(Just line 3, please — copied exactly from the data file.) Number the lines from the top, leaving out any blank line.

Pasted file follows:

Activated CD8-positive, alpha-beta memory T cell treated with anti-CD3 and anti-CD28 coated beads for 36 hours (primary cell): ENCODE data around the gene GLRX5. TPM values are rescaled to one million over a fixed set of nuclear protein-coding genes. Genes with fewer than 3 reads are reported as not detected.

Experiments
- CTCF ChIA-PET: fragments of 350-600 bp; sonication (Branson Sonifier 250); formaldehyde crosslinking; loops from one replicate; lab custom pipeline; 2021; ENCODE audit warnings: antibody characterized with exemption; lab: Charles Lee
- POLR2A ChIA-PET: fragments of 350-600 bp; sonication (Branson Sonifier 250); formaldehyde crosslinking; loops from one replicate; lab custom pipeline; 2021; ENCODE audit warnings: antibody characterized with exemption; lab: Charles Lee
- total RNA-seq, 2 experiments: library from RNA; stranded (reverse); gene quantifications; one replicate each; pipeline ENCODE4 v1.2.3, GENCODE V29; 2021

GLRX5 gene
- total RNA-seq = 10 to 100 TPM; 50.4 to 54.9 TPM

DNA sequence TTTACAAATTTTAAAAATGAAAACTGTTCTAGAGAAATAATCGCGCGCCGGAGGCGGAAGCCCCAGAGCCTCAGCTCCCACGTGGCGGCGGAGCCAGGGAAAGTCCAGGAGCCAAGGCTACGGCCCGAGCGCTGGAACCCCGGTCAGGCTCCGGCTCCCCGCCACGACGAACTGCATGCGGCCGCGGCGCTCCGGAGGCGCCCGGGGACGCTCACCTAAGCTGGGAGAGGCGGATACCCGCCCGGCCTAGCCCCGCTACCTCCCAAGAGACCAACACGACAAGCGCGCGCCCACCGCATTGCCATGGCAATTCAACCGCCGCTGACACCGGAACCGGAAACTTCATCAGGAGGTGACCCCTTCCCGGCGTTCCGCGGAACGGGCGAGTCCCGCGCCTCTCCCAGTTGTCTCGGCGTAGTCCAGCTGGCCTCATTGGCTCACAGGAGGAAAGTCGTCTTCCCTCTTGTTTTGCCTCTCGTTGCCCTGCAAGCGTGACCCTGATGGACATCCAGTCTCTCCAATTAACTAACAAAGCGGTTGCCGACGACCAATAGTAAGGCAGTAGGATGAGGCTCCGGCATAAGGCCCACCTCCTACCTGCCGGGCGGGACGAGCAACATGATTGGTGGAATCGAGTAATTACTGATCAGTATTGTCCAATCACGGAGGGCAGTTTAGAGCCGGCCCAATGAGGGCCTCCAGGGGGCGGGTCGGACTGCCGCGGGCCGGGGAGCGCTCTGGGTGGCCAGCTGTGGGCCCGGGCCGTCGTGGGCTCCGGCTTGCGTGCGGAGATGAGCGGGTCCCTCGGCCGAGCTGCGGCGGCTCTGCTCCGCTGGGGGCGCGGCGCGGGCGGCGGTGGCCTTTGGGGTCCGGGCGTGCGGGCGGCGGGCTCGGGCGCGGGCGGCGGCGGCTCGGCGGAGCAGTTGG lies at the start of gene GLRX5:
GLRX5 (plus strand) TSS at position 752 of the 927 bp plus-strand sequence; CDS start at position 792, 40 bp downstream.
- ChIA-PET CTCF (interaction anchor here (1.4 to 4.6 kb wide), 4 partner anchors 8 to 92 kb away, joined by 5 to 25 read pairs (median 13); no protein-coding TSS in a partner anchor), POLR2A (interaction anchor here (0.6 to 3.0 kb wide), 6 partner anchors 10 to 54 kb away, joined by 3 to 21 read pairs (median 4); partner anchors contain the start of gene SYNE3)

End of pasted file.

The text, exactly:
- CTCF ChIA-PET: fragments of 350-600 bp; sonication (Branson Sonifier 250); formaldehyde crosslinking; loops from one replicate; lab custom pipeline; 2021; ENCODE audit warnings: antibody characterized with exemption; lab: Charles Lee